I applaud the specifics in this answer, showing what she’s supported…and the reminder that the Ticket to Work was part of the [Bill] Clinton Administrations’ legacy.

Have any of my readers benefited from Ticket-To-Work?

I’d be interested to know.

I’m concerned about “we have an obligation” language. While it could be that I’m hypersensitive to it…people are people and not a “duty.” first.

How would you reform the federal income support programs (Supplemental Security Income and Social Security Disability Insurance) so that beneficiaries enjoy a greater standard of living and participate more fully in the labor market?
I firmly believe that programs like and Social Security Income and Social Security Disability Insurance provide an invaluable safety net for those individuals that might need governmental assistance. And I am committed to helping beneficiaries of SSI and SSDI not just make ends meet, but also improve their life and meaningfully participate in society. As President, I will examine these programs to see how they should be improved, including by increasing the benefit level, in order to ensure that Americans living with disabilities can enjoy a greater standard of living and participate in the labor market to the degree they are able. For example, I cosponsored the Ending the Medicare Disability Waiting Period Act of 2005, a bill that sought to phase out the waiting period for disabled individuals to become eligible for Medicare benefits.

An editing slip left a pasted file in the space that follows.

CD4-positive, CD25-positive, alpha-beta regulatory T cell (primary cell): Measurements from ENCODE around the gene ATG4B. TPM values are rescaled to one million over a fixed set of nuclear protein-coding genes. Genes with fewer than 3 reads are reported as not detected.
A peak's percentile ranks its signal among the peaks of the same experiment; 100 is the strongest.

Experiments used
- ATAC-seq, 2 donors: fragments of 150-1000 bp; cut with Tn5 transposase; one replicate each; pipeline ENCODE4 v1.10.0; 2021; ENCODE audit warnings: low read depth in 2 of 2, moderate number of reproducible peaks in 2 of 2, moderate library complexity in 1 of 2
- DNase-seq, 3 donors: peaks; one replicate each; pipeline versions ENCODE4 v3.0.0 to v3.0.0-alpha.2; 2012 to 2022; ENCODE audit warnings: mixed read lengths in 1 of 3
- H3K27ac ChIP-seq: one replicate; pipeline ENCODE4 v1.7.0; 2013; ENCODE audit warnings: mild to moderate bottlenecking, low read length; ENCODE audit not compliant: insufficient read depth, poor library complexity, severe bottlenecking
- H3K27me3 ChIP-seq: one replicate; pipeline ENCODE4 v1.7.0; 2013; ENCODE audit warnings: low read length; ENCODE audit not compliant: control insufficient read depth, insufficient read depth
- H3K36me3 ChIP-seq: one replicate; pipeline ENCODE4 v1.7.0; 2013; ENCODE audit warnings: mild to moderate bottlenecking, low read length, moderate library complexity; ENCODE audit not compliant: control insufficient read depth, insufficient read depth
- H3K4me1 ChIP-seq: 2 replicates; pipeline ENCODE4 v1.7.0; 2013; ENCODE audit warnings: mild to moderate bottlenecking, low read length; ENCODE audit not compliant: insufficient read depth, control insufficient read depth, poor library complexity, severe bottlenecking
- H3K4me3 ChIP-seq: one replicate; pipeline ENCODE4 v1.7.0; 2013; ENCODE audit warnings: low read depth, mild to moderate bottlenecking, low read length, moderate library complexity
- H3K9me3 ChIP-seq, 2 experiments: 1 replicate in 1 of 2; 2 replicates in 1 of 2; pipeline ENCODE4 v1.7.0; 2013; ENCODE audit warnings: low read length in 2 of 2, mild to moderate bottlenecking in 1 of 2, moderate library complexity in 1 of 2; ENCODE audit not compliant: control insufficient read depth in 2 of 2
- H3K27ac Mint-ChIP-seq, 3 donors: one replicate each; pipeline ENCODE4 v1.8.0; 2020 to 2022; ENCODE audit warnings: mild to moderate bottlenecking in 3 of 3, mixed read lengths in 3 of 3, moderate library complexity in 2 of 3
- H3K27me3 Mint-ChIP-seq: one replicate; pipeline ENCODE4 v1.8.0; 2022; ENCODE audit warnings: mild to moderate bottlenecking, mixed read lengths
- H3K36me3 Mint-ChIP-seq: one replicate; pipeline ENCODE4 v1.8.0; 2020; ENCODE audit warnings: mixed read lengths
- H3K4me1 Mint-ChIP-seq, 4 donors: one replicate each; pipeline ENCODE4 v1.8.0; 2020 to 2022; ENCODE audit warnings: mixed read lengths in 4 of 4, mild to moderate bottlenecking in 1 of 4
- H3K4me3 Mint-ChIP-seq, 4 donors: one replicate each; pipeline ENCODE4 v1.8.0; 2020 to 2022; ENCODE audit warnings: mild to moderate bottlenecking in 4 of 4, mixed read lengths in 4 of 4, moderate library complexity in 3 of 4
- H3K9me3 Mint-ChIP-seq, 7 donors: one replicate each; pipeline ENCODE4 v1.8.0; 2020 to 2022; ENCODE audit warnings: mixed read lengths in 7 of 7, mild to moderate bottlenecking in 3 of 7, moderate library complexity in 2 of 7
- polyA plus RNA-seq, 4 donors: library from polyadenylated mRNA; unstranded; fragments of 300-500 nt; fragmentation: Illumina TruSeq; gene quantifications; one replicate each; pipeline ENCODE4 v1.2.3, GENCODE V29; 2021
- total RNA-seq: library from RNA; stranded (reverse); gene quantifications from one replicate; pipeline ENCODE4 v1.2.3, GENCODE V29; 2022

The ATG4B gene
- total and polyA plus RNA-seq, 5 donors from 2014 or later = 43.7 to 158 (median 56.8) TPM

I like the language in this piece much better, and again, she’s got specifics to back her up.

According to the U.S. Equal Employment Opportunity Commission, between 1993 and 2004, federal workers with significant disabilities left the federal workforce at rate more than seven times the general reduction in the federal workforce during that period. What actions would you take to ensure that qualified workers with disabilities are given meaningful opportunities to participate in the federal workforce at all levels?